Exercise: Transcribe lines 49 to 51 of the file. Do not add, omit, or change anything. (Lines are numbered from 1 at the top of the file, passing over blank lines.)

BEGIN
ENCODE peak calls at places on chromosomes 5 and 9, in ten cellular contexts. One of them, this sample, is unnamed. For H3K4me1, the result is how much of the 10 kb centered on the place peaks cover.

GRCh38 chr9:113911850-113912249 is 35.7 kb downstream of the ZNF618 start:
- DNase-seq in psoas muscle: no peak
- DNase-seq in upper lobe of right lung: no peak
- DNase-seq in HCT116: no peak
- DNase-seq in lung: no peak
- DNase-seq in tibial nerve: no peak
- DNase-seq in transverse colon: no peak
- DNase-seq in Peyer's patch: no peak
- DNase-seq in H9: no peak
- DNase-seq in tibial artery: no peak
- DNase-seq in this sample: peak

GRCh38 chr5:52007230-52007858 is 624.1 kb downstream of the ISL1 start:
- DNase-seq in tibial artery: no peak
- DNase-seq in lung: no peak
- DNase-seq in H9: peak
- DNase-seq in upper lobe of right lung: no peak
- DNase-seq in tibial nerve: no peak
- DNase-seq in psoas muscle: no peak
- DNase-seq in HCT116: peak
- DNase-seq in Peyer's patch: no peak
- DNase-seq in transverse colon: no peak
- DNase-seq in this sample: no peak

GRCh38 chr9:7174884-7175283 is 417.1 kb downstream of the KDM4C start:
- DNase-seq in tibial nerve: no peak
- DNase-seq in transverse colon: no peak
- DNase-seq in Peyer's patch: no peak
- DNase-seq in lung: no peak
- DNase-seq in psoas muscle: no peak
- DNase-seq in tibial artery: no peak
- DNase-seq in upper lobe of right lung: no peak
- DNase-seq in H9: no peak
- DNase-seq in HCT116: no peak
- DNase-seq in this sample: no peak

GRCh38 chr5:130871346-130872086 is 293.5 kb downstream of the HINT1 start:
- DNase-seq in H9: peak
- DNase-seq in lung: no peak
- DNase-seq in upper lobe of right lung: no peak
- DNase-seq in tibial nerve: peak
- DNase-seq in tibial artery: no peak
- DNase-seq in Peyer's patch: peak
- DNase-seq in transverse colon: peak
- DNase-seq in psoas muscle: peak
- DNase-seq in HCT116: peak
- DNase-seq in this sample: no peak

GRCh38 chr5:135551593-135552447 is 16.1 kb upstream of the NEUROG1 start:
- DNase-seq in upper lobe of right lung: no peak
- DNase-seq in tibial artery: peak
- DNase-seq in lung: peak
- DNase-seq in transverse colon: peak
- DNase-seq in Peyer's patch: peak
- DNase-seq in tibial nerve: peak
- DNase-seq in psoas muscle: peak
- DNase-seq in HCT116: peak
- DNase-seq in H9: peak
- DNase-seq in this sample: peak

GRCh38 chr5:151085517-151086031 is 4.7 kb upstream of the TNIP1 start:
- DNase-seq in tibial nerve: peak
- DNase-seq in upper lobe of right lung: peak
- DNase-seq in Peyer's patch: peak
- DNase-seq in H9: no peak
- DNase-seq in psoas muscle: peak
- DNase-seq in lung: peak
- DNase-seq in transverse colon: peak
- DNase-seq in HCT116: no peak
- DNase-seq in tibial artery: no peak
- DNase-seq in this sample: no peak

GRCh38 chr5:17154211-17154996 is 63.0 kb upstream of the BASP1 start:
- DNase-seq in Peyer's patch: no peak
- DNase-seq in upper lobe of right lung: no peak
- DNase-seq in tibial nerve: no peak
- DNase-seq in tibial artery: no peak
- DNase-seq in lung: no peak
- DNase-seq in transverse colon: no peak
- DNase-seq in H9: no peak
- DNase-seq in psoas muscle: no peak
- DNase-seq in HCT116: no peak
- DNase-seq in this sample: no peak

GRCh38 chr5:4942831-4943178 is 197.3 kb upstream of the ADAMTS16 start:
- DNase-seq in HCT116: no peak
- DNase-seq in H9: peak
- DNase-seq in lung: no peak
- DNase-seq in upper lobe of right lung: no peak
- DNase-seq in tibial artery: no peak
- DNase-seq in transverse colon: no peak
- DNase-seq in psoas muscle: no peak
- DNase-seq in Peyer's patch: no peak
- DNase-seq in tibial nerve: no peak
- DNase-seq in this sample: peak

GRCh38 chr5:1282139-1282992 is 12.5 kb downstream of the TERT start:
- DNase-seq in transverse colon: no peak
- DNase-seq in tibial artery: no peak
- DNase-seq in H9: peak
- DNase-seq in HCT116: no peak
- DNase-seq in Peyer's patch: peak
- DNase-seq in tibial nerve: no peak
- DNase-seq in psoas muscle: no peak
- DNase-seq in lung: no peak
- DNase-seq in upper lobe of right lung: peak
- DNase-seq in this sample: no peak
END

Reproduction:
- DNase-seq in lung: peak
- DNase-seq in transverse colon: peak
- DNase-seq in Peyer's patch: peak